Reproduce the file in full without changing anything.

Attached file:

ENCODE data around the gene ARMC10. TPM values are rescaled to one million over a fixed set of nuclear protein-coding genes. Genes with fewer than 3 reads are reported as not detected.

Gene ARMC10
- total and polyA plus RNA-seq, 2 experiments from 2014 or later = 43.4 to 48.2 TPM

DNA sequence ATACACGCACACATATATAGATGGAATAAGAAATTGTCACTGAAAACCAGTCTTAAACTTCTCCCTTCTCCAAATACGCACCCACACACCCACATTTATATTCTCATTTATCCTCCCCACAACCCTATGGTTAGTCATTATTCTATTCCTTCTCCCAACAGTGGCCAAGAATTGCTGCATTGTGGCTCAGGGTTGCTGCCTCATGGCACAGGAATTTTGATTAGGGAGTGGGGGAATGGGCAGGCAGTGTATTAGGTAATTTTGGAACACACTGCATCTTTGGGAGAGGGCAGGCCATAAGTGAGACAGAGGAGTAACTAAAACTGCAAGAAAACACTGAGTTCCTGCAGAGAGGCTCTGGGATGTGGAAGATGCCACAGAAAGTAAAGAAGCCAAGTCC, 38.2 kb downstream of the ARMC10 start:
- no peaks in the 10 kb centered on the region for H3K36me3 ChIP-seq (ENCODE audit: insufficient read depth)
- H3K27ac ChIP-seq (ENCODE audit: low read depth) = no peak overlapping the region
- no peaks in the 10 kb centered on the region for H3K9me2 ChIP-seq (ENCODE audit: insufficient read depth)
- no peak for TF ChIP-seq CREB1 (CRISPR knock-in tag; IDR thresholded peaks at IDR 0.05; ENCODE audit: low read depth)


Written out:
ENCODE data around the gene ARMC10. TPM values are rescaled to one million over a fixed set of nuclear protein-coding genes. Genes with fewer than 3 reads are reported as not detected.

Gene ARMC10
- total and polyA plus RNA-seq, 2 experiments from 2014 or later = 43.4 to 48.2 TPM

DNA sequence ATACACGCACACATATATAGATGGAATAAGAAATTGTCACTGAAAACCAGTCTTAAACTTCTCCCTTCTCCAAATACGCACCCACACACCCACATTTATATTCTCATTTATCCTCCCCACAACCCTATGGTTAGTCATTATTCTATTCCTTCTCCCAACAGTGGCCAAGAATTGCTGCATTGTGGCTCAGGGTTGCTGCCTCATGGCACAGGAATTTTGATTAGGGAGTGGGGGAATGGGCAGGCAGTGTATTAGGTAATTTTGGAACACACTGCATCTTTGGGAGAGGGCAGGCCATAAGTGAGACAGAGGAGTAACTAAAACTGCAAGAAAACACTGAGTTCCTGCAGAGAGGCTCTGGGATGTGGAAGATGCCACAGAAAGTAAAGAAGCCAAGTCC, 38.2 kb downstream of the ARMC10 start:
- no peaks in the 10 kb centered on the region for H3K36me3 ChIP-seq (ENCODE audit: insufficient read depth)
- H3K27ac ChIP-seq (ENCODE audit: low read depth) = no peak overlapping the region
- no peaks in the 10 kb centered on the region for H3K9me2 ChIP-seq (ENCODE audit: insufficient read depth)
- no peak for TF ChIP-seq CREB1 (CRISPR knock-in tag; IDR thresholded peaks at IDR 0.05; ENCODE audit: low read depth)